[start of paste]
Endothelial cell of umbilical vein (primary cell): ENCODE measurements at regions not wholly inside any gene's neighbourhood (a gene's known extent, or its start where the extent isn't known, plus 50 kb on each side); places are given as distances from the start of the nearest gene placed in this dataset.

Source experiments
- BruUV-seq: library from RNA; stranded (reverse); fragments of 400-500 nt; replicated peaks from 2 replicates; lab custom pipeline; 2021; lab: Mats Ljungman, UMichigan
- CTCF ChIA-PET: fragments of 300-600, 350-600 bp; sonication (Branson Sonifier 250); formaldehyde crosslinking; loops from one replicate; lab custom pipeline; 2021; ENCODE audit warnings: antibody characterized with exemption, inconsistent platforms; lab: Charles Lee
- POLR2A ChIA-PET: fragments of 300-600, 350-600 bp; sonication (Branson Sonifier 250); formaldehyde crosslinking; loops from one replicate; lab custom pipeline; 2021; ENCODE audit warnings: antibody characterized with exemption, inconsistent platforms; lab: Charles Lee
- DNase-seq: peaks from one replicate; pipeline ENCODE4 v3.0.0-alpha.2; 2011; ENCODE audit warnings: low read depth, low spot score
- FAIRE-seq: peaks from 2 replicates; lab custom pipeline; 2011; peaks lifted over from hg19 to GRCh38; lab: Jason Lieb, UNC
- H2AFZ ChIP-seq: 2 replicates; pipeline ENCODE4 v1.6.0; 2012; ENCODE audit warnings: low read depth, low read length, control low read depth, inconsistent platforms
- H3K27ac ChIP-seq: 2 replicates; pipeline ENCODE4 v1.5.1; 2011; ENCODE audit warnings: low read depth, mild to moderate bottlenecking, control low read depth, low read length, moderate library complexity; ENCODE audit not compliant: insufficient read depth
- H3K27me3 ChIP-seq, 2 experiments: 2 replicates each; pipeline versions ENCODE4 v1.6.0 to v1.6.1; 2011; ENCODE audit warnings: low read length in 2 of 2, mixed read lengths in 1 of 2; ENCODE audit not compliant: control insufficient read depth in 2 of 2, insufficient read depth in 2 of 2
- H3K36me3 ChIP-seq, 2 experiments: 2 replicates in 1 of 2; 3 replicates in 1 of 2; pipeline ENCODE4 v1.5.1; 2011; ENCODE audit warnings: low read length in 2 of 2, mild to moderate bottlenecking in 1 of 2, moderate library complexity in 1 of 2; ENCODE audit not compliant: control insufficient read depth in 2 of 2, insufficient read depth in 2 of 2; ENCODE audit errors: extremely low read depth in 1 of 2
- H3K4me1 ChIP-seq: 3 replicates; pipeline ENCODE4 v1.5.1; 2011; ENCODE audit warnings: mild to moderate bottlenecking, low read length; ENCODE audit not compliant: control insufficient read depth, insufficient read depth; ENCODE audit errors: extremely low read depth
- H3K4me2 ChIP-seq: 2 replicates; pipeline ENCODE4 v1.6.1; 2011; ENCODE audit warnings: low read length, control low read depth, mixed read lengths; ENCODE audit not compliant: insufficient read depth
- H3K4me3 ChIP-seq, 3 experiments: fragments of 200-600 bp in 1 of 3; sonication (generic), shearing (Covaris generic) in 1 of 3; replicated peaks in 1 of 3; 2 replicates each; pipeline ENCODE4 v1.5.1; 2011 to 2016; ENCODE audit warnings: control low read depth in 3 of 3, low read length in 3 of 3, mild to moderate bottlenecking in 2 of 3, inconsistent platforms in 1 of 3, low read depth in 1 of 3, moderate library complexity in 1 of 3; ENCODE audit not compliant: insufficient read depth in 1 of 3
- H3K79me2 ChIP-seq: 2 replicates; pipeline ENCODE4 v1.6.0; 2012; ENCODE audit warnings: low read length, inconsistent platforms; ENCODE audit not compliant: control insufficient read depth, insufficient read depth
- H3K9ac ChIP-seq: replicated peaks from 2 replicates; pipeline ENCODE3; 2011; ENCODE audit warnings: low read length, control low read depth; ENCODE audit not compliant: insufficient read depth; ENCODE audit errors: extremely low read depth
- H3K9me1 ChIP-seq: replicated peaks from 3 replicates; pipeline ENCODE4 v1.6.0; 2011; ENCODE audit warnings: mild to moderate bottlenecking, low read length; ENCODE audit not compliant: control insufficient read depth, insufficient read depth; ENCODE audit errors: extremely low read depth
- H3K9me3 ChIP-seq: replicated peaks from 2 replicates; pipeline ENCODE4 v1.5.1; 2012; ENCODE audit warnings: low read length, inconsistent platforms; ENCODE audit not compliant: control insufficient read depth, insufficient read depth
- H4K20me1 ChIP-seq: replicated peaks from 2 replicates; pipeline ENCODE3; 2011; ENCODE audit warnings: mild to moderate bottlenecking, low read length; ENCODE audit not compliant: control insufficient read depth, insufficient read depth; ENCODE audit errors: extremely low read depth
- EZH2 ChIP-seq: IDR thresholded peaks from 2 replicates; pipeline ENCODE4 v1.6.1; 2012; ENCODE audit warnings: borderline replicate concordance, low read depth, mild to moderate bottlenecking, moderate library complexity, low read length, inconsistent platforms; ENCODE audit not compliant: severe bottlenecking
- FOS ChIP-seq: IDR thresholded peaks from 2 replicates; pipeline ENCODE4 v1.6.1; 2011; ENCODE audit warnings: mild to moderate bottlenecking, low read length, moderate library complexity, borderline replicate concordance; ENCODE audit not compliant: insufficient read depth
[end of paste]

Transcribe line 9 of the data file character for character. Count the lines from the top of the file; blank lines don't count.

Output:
- H3K27ac ChIP-seq: 2 replicates; pipeline ENCODE4 v1.5.1; 2011; ENCODE audit warnings: low read depth, mild to moderate bottlenecking, control low read depth, low read length, moderate library complexity; ENCODE audit not compliant: insufficient read depth